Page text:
However large the player’s satisfaction may be, it must be dwarfed by that of the inventor who makes the rules. As much as Scarne was proud of his masterful skills of deception, The Odds Against Me portrays him as a hero who used his extraordinary abilities only for good. Gambling was his bread and butter, but he claimed to hold it in disdain. However, a game that gives everyone an honest chance, that has no room for underhandedness and no potential for violence, must have seemed to Scarne like a utopian retreat.

In Teeko, the board begins empty, and black and red alternately place pieces on unoccupied circles. Once all eight pieces are in play, the two players take turns moving one of their pieces to any adjacent unoccupied circle. The first to arrange his four tokens either in a square or a straight line (diagonals count) shouts “Teeko!” and wins.

The key to Teeko is thinking several moves ahead, getting opponents to expose their vulnerabilities while steering clear of their stratagems. “There are only 44 winning positions in Teeko whereas there are thousands of standard traps,” Scarne writes. Among the gambits he unmasks in Scarne on Teeko are the Horizontal Trap, the Vertical Two-Way Trap, the Sneaky Square Trap, the Unsuspecting Trap and the Cramped L Trap. The Scarne Trap is L-shaped, but not cramped. The Wurst Trap is named for Howard Wurst, the Storm Trap for Steffi.

At times Scarne makes Teeko sound like an approach to life. “You can’t play a good game of Teeko if your mind is wandering down the street to where the redhead lives, or if you’re wondering about Friday night’s card game or your boss’s ulcers,” Scarne on Teeko says. “Staying alert and thinking clearly may often depend on your condition both physically and emotionally.”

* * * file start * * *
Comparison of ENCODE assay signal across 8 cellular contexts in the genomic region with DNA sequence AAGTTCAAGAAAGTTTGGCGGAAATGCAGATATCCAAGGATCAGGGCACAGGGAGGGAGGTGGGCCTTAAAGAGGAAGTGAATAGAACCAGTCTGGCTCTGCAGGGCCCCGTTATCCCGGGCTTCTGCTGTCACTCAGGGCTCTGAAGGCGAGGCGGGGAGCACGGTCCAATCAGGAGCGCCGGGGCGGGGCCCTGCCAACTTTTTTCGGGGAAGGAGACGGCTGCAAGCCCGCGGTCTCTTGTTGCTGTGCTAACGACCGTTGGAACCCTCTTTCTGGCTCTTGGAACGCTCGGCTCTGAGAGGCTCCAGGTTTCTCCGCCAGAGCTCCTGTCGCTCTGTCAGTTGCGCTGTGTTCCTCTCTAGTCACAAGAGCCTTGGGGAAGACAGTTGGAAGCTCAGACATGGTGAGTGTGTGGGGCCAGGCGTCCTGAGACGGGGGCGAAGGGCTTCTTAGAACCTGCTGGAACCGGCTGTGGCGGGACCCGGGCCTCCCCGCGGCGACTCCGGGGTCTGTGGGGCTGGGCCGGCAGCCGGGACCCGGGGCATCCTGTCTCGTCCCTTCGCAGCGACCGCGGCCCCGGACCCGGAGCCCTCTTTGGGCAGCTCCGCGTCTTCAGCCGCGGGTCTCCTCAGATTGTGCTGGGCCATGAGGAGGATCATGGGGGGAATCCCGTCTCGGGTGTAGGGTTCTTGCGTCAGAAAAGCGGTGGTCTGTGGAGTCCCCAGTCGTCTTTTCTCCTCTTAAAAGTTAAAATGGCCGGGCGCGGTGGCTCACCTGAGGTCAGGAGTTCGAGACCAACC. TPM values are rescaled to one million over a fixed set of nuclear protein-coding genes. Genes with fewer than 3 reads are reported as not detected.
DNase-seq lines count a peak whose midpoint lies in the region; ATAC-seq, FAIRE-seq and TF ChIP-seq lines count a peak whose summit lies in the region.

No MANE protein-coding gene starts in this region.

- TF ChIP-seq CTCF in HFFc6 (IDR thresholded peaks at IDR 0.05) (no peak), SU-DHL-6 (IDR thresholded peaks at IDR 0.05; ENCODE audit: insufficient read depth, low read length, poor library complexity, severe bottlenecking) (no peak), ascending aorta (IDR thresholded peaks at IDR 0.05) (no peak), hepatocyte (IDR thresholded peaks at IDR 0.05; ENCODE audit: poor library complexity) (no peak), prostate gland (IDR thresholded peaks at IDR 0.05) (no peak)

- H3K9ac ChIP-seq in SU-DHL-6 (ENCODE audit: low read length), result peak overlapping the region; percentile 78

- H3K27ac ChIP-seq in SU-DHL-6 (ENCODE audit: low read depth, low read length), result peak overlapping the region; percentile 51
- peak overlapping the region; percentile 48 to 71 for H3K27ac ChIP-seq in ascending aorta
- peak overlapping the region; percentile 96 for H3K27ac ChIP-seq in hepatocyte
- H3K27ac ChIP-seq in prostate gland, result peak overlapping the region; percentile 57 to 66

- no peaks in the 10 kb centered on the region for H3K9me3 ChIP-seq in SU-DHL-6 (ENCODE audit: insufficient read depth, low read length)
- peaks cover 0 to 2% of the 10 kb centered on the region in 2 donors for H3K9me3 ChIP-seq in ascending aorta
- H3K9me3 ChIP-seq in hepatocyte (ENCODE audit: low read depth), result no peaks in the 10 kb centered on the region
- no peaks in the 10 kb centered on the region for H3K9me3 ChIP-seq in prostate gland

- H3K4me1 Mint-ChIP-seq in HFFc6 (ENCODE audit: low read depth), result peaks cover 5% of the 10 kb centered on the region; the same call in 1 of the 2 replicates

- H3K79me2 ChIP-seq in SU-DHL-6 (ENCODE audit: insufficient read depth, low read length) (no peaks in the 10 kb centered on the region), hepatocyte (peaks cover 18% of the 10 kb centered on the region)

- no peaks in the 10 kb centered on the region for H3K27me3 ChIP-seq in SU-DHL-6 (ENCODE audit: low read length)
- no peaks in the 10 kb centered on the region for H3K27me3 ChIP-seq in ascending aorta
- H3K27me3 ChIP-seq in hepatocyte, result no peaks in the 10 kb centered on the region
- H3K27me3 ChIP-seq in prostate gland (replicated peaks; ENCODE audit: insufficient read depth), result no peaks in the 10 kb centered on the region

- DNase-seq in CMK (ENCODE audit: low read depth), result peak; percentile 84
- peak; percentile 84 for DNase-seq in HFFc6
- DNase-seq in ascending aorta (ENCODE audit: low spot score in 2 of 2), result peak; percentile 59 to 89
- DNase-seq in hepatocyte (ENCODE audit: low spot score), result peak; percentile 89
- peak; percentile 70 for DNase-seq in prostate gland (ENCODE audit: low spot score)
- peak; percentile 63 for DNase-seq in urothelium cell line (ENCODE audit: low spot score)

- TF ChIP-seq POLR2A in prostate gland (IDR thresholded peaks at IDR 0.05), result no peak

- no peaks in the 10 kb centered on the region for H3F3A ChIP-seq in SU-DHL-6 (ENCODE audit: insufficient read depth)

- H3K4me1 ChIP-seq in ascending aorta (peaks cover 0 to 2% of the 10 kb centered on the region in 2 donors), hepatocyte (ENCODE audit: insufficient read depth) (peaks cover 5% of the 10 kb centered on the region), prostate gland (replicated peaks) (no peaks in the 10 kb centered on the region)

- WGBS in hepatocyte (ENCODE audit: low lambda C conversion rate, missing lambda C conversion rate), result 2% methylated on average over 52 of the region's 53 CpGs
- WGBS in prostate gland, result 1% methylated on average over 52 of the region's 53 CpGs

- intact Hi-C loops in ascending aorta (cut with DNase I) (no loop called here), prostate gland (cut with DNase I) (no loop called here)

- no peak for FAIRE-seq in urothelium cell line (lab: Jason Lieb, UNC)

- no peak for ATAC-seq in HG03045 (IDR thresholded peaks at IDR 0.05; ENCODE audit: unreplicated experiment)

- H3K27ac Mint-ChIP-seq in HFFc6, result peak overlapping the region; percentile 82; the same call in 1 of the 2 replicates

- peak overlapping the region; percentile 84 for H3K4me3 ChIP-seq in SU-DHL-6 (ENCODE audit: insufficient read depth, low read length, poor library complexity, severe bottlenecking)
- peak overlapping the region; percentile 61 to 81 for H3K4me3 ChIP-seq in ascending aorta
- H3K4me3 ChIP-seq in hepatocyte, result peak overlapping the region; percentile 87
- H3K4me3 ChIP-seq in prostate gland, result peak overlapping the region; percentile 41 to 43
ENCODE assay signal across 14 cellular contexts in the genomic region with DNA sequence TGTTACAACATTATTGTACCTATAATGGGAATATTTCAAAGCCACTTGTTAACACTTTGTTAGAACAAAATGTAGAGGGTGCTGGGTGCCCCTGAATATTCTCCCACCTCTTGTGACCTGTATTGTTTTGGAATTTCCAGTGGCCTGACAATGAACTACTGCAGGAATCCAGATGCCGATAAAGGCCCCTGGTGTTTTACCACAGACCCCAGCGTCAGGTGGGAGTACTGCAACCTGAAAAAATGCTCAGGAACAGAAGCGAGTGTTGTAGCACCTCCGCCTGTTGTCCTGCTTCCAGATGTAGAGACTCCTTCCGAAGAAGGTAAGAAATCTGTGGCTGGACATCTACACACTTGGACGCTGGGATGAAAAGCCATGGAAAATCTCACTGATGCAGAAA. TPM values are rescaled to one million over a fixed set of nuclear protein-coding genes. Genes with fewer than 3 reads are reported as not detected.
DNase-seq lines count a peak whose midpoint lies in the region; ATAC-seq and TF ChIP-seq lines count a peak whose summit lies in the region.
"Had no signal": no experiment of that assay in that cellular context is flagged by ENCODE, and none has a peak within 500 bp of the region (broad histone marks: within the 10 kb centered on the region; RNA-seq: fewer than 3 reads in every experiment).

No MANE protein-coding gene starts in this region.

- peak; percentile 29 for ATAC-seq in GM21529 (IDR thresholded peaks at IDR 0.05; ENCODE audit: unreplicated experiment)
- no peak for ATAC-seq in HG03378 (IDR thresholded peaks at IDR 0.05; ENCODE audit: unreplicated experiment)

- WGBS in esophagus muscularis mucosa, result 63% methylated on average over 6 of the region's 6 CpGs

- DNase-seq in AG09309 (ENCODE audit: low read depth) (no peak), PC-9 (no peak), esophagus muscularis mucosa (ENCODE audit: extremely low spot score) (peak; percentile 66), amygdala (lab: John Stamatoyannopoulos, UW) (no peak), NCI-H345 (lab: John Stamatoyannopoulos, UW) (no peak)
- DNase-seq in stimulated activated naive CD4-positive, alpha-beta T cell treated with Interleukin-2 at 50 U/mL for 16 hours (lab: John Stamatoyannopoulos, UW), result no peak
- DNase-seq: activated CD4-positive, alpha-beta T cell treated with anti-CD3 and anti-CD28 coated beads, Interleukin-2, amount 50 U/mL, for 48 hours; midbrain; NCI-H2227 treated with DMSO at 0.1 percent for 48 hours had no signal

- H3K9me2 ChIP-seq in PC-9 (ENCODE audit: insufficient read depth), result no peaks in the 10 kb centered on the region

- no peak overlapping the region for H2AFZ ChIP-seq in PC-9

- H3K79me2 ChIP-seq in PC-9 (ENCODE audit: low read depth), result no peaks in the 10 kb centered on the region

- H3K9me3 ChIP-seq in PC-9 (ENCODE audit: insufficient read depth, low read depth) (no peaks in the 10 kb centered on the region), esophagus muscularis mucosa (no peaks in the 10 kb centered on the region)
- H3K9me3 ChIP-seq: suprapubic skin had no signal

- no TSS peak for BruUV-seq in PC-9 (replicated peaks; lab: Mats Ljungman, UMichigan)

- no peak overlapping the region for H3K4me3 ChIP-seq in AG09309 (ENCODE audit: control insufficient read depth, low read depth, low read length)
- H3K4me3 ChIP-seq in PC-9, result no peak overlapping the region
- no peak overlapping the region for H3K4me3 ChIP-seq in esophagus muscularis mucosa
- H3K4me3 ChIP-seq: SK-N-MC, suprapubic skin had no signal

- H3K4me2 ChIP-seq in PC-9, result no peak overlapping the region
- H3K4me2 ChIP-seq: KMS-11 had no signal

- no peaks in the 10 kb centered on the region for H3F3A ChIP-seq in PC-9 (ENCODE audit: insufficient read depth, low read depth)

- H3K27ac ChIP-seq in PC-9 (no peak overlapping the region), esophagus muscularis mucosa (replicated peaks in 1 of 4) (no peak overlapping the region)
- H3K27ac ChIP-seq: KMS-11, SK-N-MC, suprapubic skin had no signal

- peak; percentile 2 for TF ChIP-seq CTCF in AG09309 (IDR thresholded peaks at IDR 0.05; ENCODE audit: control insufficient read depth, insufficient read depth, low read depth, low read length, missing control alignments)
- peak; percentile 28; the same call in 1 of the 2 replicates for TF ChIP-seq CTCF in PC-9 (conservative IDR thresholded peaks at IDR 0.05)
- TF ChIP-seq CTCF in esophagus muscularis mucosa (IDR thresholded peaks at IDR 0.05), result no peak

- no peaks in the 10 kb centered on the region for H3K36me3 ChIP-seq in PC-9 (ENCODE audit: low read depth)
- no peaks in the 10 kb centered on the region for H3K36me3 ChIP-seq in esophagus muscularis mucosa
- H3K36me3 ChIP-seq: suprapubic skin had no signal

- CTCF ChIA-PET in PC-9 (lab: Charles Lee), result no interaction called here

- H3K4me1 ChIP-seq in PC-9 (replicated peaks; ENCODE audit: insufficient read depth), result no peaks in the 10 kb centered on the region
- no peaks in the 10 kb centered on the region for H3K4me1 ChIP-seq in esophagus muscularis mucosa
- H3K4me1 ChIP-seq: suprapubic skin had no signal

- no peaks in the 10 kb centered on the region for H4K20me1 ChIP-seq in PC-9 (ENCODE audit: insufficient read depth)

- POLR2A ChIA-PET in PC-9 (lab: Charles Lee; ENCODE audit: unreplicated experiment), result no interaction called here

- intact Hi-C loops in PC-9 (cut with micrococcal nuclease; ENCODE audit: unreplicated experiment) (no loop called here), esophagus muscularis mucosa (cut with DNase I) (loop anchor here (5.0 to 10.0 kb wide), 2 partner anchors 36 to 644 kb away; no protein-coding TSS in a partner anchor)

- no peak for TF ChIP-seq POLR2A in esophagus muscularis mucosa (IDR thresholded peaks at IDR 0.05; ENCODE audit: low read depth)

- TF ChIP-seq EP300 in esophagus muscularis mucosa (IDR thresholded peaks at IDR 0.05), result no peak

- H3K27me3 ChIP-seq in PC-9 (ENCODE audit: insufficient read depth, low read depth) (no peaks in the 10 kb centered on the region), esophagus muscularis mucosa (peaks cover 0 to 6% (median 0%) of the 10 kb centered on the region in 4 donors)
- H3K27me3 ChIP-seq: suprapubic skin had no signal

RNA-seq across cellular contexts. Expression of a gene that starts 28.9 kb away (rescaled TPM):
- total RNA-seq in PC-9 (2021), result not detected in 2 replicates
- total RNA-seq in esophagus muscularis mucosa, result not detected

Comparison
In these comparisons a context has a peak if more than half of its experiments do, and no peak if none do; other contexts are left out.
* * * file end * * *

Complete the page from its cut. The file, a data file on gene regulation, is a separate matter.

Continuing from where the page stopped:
Having invented Teeko and possessing the virtues it rewards (intelligence, sobriety, hard work), Scarne created a realm he controlled and in which he was indisputably the best. Never one for modesty, Scarne described himself as “the outstanding player until such time as national experts are developed and competition is raised to a higher level.”

Teeko was not Scarne’s first foray into the world of board games. A 1929 photograph shows him moving numbered tokens on a hand-drawn oilcloth board. In the early 1930s, Scarne manufactured 5,000 cardboard sets of this game, which he named after himself. He hired a friend to demonstrate Scarne at Macy’s. Sales were disappointing; in The Odds Against Me he claims to have sold 300. The inventor, who still lived with his mother, didn’t want her to know Scarne had been a failure. So he asked a friend to send a telegram “from” Sears, Roebuck requesting a large rush order. Once his mother saw the telegram, Scarne took the remaining sets out of her cellar, doused all but a few with gasoline at the Fairview dump, and watched them go up in flames.

Next came a board game called Knockout, a joint venture with James J. Braddock, but Braddock’s reputation — he was then the heavyweight titleholder — couldn’t save their boxing game from the pyre. Over the years, Scarne started no fewer than five more bonfires for games that couldn’t be sold or became obsolete in the wake of further refinement.

In 1945, Scarne unveiled an experiment that synthesized elements of several classic games. “So I took the T from Tic-tac-toe, the E from Chess, the K from Checkers and the O from Bingo,” he wrote. Scarne quickly withdrew Teko because he thought the rules could be improved and the name should “be phonetically sound in any language.”